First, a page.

Wearing large sunglasses, a floppy white hat, red cotton clothing, and black mesh athletic shoes, she was clearly prepared for the desert heat. Several pieces of jewelry hinted at her eclectic style: five tiny but elaborate earrings, a small golden heart necklace gifted by her daughter's best friend, a thick band of cloth and beaded bracelets. Most of the bracelets, she says, were given to her by priests at various temples she visited while in Asia. Most were shared with a blessing, which she says she appreciated, despite not embracing any religion. Instead, she says, it's all about trying to be a good human being.
It will look a bit fantastical once completed, but her site-specific sculpture was created and installed using rather mundane materials: four sizes of line into which strings of LED light are fed, cable that keeps various parts of the sculpture suspended over the water, giant metal clamps that anchor parts of her piece to the bridge as needed, and large industrial-use twist-ties that connect bits of tubing. Amorós notes that while she starts with a detailed plan, it's important to incorporate the natural bends and curves the tubing takes as she's placing it.
Curious about how long it takes to create such a piece, we asked Amorós to estimate the number of hours she’d have spent on Golden Waters by the time installation was complete. She’d never been asked before, she told us. But she would talk with Van Cleef later in the day to do the math. A few hours later we got the word: Amorós estimates her team will have spent 4,000 hours on Golden Waters by the time it’s fully installed this coming weekend.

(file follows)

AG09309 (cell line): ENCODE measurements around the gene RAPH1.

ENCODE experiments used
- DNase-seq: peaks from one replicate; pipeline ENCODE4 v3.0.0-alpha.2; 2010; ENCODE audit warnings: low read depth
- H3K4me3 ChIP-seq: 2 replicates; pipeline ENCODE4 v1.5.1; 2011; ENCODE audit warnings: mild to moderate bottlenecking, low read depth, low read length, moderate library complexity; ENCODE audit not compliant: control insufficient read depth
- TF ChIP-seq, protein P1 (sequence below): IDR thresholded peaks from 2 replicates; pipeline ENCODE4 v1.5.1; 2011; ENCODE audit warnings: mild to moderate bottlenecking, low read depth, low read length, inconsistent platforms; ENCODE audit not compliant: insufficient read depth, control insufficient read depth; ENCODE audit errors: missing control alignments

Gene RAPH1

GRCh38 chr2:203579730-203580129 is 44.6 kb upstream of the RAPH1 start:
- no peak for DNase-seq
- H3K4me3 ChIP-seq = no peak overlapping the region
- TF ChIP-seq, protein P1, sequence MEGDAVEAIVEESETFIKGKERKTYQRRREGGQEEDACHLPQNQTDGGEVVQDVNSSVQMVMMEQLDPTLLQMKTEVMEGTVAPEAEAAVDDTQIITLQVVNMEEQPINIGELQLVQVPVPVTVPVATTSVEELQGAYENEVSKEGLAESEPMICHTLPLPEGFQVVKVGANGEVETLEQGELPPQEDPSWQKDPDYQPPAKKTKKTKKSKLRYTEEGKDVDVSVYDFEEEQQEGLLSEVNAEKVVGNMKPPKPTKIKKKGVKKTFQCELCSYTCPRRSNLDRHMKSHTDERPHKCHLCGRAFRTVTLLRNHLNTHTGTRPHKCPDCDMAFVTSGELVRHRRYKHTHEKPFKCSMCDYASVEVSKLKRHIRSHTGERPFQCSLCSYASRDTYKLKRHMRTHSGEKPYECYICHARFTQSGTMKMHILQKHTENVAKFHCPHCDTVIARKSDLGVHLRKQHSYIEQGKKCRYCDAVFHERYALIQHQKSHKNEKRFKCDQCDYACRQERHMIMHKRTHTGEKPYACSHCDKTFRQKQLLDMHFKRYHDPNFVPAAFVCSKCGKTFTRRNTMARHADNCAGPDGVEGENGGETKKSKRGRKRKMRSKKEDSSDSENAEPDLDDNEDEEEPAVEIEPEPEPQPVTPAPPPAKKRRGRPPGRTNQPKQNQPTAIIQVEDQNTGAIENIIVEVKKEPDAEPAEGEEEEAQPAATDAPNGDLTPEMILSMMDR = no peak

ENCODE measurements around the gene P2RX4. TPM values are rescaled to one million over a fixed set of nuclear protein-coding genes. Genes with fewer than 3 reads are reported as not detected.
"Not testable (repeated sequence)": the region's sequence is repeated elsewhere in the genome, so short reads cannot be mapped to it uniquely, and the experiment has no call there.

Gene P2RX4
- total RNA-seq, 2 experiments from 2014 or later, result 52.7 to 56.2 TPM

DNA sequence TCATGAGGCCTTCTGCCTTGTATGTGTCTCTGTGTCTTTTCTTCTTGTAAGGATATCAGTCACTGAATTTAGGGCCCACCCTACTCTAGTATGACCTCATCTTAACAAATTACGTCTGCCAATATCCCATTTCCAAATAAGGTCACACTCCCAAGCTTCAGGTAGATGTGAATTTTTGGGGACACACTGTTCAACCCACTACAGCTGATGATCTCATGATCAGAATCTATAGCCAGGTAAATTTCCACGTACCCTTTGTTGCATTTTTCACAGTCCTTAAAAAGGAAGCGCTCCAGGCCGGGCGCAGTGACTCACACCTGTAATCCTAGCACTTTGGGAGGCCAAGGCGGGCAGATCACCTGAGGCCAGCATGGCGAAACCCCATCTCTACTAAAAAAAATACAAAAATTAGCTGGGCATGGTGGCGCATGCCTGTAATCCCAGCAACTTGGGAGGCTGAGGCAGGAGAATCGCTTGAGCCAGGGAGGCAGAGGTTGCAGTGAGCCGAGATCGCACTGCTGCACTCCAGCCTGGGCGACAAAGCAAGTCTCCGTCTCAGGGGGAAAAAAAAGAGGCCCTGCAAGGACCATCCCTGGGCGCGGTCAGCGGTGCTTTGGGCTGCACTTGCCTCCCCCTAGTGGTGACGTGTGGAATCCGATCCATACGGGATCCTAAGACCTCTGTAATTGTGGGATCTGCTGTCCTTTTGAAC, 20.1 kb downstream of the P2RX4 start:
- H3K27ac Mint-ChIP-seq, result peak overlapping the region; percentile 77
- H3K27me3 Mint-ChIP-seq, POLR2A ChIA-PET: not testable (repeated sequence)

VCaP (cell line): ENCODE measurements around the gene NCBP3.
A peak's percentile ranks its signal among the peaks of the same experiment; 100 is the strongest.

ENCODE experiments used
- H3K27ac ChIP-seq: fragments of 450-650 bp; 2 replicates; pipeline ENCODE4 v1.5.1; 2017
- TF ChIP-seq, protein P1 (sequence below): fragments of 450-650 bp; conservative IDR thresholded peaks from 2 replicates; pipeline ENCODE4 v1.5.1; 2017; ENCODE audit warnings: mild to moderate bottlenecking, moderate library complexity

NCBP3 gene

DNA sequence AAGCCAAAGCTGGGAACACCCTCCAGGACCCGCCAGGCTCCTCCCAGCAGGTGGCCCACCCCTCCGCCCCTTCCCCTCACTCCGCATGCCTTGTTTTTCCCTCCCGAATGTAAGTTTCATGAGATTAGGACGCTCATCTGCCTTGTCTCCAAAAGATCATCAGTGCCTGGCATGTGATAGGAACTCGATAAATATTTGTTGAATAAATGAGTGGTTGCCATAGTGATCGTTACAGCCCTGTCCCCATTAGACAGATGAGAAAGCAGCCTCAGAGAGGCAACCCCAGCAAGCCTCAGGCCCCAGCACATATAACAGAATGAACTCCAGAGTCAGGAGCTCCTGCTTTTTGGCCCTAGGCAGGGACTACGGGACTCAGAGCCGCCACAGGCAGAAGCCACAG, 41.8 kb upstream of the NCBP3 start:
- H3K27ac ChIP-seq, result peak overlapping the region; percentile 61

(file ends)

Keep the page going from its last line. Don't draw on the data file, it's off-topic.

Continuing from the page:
Scottsdale Public Art notes that Amorós' work, which uses light and technology to explore themes of identity and community within architectural spaces, has been exhibited in the United States, Europe, Asia, and Latin America. She’s used LED technology in site-specific installations in New York City, Madrid, Mexico City, and Hong Kong.
Born in Peru, Amorós currently lives and works in both Peru and New York City. She’s spent time along both the Pacific and Atlantic Oceans, so her practice has long been informed by experiences with water. As a child, she loved being enveloped by foaming water filled with bubbles that later inspired several large-scale sculptures that look like clusters of bubbles in assorted configurations.